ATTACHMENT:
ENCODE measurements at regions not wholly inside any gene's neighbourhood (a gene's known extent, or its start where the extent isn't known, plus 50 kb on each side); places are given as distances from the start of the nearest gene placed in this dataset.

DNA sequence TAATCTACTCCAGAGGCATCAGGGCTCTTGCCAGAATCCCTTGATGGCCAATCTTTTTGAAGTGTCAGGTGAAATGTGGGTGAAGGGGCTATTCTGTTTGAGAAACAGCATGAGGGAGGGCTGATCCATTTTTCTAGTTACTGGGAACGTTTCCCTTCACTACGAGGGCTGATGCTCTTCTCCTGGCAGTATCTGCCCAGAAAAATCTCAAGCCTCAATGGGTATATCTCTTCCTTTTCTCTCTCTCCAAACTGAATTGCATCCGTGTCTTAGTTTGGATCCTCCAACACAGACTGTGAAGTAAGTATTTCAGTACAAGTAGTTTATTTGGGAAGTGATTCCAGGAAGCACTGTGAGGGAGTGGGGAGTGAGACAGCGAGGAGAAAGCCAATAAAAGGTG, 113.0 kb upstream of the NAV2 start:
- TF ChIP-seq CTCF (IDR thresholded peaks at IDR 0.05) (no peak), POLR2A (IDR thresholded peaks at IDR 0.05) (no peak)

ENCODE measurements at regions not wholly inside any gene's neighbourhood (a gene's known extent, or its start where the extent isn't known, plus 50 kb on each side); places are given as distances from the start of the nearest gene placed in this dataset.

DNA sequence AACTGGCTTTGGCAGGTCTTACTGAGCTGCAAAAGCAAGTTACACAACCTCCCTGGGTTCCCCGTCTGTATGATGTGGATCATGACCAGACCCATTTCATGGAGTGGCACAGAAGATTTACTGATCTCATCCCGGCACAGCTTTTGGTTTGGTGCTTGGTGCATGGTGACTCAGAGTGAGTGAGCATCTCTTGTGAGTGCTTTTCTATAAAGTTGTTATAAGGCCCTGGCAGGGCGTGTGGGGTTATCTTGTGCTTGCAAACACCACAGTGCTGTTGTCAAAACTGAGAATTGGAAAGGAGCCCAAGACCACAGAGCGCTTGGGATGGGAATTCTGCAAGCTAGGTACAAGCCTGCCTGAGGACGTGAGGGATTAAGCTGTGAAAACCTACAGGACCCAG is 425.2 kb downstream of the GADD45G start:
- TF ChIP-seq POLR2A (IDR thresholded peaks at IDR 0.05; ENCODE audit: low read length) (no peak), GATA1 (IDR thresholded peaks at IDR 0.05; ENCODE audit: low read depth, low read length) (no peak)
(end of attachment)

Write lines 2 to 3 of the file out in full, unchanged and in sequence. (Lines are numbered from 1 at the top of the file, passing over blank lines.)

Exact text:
DNA sequence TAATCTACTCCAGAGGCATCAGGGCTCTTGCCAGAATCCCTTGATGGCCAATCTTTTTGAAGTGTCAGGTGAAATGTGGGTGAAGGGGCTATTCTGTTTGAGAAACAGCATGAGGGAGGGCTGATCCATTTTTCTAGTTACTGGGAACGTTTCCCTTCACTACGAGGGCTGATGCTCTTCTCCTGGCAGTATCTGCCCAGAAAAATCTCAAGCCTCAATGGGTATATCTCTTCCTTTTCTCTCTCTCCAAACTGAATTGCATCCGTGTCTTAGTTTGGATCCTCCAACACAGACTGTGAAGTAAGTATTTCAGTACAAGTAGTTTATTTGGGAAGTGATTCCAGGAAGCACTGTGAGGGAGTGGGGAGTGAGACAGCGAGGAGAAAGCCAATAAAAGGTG, 113.0 kb upstream of the NAV2 start:
- TF ChIP-seq CTCF (IDR thresholded peaks at IDR 0.05) (no peak), POLR2A (IDR thresholded peaks at IDR 0.05) (no peak)